Sen. Clinton won't use public funds

ALBANY, N.Y. - Sen. Hillary Rodham Clinton (D., N.Y.) will not accept public campaign financing for either the Democratic primaries or, if she wins the 2008 presidential nomination, the general election campaign.

Her decision had been widely expected given her and her husband's proven ability to raise vast sums of money quickly.

While both President Bush and Democratic challenger John Kerry rejected public funding for their primary campaigns in 2004, they did accept $74.5 million each for the general election campaign. Clinton campaign spokesman Phil Singer said Clinton would support moderizing the public financing system.- AP

Leak case emerges

at Padilla trial

MIAMI - Prosecutors asked the judge in the Jose Padilla terrorism-support case yesterday to punish a defense lawyer who leaked transcripts of Padilla's intercepted phone conversations, saying the leak violated a court order and could jeopardize selection of an impartial jury.

Prosecutors contended the disclosure "was calculated and deliberate." U.S. District Judge Marcia Cooke has scheduled a hearing for tomorrow.

The transcripts were part of a Jan. 4 New York Times article that raised questions about the strength of the case against the suspected al-Qaeda operative. On the transcripts, Padilla is not heard discussing any violent acts or terrorist plots.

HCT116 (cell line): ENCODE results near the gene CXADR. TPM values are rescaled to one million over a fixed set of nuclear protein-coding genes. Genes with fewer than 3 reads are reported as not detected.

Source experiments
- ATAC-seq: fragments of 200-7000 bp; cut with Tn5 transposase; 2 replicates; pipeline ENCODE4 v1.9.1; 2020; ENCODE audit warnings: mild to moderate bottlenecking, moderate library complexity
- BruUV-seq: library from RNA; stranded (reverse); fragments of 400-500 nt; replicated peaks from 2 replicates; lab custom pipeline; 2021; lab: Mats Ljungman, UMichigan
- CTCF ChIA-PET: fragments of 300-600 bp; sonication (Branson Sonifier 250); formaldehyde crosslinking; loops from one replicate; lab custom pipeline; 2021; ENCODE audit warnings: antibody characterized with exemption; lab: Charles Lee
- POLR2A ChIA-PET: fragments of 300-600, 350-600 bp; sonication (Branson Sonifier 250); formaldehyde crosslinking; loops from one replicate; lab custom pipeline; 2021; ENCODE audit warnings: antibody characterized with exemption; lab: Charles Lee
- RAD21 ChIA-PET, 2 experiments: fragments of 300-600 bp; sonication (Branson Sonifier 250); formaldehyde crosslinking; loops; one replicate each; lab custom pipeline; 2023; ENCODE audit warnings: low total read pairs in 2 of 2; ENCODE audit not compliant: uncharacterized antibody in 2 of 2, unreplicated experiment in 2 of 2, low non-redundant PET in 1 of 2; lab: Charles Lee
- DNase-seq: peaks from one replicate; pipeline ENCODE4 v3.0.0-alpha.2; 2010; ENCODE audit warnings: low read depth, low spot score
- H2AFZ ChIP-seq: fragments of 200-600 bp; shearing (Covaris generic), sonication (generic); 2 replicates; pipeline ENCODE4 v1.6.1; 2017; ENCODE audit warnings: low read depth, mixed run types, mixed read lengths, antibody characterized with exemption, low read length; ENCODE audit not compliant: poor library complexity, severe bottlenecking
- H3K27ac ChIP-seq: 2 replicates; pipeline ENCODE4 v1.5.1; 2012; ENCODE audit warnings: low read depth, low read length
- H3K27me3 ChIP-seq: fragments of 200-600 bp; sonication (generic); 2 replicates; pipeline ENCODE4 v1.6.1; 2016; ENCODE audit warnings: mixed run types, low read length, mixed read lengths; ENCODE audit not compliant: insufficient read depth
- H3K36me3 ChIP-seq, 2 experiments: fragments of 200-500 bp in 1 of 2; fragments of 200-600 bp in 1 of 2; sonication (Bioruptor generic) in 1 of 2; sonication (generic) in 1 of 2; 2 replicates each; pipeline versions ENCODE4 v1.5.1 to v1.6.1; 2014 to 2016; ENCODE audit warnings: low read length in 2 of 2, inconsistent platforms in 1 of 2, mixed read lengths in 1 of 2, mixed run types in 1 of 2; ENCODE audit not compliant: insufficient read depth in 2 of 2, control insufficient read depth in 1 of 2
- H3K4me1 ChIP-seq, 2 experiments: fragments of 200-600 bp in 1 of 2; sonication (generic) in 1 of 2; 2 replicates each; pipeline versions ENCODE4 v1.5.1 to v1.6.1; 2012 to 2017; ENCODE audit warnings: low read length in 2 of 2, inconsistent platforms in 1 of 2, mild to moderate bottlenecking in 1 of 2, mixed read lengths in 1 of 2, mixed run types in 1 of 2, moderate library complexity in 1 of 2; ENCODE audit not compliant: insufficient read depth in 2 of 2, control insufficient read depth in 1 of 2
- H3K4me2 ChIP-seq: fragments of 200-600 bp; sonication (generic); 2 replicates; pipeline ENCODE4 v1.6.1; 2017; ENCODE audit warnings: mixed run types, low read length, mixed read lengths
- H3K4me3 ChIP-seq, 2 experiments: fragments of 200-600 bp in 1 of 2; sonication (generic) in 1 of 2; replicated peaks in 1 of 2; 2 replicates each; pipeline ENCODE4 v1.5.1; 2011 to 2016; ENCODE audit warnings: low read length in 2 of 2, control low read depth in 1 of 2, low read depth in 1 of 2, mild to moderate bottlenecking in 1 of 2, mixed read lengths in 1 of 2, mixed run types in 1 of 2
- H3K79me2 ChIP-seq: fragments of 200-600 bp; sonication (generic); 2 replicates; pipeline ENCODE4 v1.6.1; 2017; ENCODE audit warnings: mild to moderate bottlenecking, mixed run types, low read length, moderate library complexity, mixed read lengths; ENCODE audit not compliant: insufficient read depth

Padilla, 36, a U.S. citizen, was originally accused of plotting a radioactive "dirty bomb" attack after his 2002 arrest, and was held for 31/2 years at a Navy brig as an enemy combatant.- AP

Abortion foe says

doctor attacks key

BUFFALO, N.Y. - James Kopp, an antiabortion extremist convicted of fatally shooting Barnett Slepian in 1998, testified yesterday that attacking the doctor was "the one essential thing" to preventing abortions.

Kopp, who is defending himself in a federal trial on charges of violating the Freedom of Access to Clinic Entrances Act, spoke from the witness stand of his motive for the slaying.

"I don't like killing," he said. ". . .The plan was to keep everyone alive at the end of the day."

Kopp is serving 25 years to life on a state murder conviction. He has acknowledged shooting Slepian but said his goal was to incapacitate - not kill - the doctor to prevent him from performing abortions. Kopp, a suspect in the nonfatal shootings of four doctors in Rochester and Canada, faces up to life without parole if convicted in the federal trial. - AP

Elsewhere:

Police searching for an Elkhart, Ind., woman and her four children, thought to have been abducted by the woman's former boyfriend, said yesterday that they believed all five were still alive but that one child needed treatment for severe asthma.

Fearing a dam break that could cause catastrophic flooding in Kentucky and Tennessee, the Army Corps of Engineers began lowering the water level yesterday on Lake Cumberland, 100 miles southeast of Louisville.